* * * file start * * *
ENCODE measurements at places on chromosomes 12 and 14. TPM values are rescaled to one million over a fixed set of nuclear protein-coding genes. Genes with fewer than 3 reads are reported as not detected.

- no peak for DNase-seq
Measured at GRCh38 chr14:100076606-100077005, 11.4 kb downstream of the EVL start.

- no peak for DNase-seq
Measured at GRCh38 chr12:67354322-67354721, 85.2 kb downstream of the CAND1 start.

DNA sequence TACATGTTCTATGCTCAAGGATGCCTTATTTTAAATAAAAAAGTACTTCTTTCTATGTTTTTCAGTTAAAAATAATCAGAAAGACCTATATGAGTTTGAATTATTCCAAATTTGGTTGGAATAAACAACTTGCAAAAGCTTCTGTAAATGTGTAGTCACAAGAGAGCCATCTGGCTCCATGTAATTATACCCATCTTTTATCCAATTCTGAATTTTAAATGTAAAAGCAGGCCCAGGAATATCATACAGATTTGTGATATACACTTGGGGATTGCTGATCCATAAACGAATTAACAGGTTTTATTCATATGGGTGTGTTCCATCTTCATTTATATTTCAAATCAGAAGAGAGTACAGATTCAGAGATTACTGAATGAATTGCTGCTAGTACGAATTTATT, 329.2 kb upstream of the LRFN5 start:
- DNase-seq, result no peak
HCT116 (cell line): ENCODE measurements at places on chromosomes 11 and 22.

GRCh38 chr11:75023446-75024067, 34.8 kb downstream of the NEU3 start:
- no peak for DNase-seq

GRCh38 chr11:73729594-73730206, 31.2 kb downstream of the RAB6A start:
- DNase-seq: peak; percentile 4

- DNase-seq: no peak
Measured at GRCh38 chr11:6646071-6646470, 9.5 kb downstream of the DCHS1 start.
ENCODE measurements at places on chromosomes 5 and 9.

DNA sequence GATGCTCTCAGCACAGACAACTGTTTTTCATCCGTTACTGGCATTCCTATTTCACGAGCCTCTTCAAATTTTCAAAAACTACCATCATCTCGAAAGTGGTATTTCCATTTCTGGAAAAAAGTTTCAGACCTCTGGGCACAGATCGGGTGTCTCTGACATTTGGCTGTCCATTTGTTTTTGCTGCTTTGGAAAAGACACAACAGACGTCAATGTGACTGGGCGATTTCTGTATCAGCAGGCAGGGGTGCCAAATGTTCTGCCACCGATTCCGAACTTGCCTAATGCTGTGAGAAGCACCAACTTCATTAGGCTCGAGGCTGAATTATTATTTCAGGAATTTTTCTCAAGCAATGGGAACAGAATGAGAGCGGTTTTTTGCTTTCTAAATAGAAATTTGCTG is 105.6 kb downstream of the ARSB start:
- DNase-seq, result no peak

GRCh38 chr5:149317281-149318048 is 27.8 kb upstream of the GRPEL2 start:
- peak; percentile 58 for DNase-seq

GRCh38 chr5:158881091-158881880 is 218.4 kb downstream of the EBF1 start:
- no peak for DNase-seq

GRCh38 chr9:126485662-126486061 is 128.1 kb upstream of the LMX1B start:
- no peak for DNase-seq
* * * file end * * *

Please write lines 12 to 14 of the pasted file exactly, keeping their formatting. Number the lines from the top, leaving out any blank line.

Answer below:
- DNase-seq: peak; percentile 4

- DNase-seq: no peak
Measured at GRCh38 chr11:6646071-6646470, 9.5 kb downstream of the DCHS1 start.